Protein Balls

protein balls

The Spruce / Laurel Randolph

Prep: 15 mins
Cook: 0 mins
Total: 15 mins
Servings: 18 servings
Yield: 18 balls
Nutritional Guidelines (per serving)
141 Calories
9g Fat
12g Carbs
5g Protein
See Full Nutritional Guidelines Hide Full Nutritional Guidelines
Nutrition Facts
Servings: 18
Amount per serving
Calories 141
% Daily Value*
Total Fat 9g 12%
Saturated Fat 2g 9%
Cholesterol 0mg 0%
Sodium 86mg 4%
Total Carbohydrate 12g 4%
Dietary Fiber 2g 9%
Total Sugars 6g
Protein 5g
Vitamin C 0mg 0%
Calcium 19mg 1%
Iron 1mg 4%
Potassium 135mg 3%
*The % Daily Value (DV) tells you how much a nutrient in a food serving contributes to a daily diet. 2,000 calories a day is used for general nutrition advice.
(Nutrition information is calculated using an ingredient database and should be considered an estimate.)

Protein balls are little bites of peanut buttery goodness that will keep you going until mealtime. Also known as protein bites or energy balls, the combination of nut butter, oats, and flax or protein powder makes for a high-energy, tasty snack. Their flavor and texture will remind you of a chewy peanut butter cookie, but without any refined sugar, flour, or butter.

You won't need any special equipment to make these energy bites. Just a bowl and a wooden spoon or spatula—no food processor required. If you'd like to include protein powder, swap it out for the ground flax and chia seeds. Plain, vanilla, or chocolate protein powder work nicely.

Protein balls are super easy to customize using your favorite ingredients. Swap out the peanut butter for almond butter, mix in flaked coconut, toss in some chocolate chips or dried fruit, and more. Both vegetarian and gluten-free (as long as you use certified gluten-free oats), take them on the go for a pick-me-up, especially before a workout.


  • 1 cup rolled oats

  • 1 cup natural peanut butter , or almond butter

  • 1/4 cup honey

  • 2 tablespoons ground flaxseed , or protein powder

  • 1 tablespoon chia seeds , or protein powder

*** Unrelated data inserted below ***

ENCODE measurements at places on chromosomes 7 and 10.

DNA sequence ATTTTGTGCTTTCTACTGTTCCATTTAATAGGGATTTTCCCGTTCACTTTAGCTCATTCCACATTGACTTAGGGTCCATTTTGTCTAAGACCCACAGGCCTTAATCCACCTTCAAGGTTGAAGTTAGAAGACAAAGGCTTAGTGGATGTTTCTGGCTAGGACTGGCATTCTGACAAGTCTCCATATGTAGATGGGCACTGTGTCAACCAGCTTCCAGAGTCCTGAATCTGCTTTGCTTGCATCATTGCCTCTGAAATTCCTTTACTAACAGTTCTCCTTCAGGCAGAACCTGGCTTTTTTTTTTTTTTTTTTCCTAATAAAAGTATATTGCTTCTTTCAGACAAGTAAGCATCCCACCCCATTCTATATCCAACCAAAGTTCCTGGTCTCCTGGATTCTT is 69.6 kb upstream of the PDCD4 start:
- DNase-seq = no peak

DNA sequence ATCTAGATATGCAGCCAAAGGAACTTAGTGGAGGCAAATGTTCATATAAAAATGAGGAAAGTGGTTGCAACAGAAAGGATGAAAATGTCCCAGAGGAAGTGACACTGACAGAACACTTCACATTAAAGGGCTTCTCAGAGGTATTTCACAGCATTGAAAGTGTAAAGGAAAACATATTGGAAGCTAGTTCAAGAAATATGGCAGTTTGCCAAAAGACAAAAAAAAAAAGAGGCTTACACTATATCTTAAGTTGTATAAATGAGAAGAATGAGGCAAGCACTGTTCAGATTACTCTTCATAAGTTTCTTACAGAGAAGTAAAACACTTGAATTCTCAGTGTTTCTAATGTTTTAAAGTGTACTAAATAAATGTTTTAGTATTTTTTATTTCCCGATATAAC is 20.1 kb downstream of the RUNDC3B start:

• 1/2 teaspoon vanilla extract

  • 1/4 teaspoon kosher salt (if using unsalted nut butter), optional

  • 1/4 cup mini chocolate chips, optional

Steps to Make It

  1. Gather the ingredients. Line a rimmed baking sheet with parchment paper.

  2. In a medium mixing bowl, combine the rolled oats, peanut butter, honey, ground flax, chia seeds, vanilla (if using), and salt (if using). Use a wooden spoon or fork to mix well.

  3. If you're using chocolate chips, add them and mix to combine.

  4. Scoop out the mixture using a spoon or cookie scoop and use your hands to roll it into a smooth ball, then transfer to the prepared baking sheet. Repeat with the remaining mixture.

  5. Serve immediately or store the protein balls in the fridge in an airtight container until ready to eat.

How to Store and Freeze

Store protein balls in an airtight container in the fridge for up to a week or freeze for up to a month.


  • Use natural, runny peanut butter for this recipe. Avoid thick, no-stir nut butter.
  • For vegan protein balls, swap the honey for maple syrup or agave. Adjust the amount of sweetener to your taste.
  • A plant-based protein powder works best for this recipe. You can use vanilla or chocolate-flavored powder to add more sweetness to the energy bites.
  • Note that different protein powders will react differently when added to the mixture since some are drier than others. If the protein ball mixture becomes too dry, add a little nut milk.

Recipe Variations

  • Peanut Butter Cookie: Leave out the chocolate chips. For a bit of crunch, add up to 1/4 cup crushed peanuts.
  • Almond Joy: Swap the peanut butter for almond butter and add 2-3 tablespoons coconut flakes and 2-3 tablespoons mini chocolate chips.
  • PB&J: Swap the chocolate chips for dried, sweetened cranberries or plump raisins.
  • Cinnamon Raisin: Swap the peanut butter for almond butter, add 1/2 teaspoon cinnamon, and swap the chocolate chips for raisins.

Can You Eat Raw Oats in Energy Balls?

Energy bites and protein ball recipes call for quick-cooking or rolled oats, both of which have been steamed as part of their processing. They can be enjoyed uncooked in energy balls as well as recipes like overnight oats.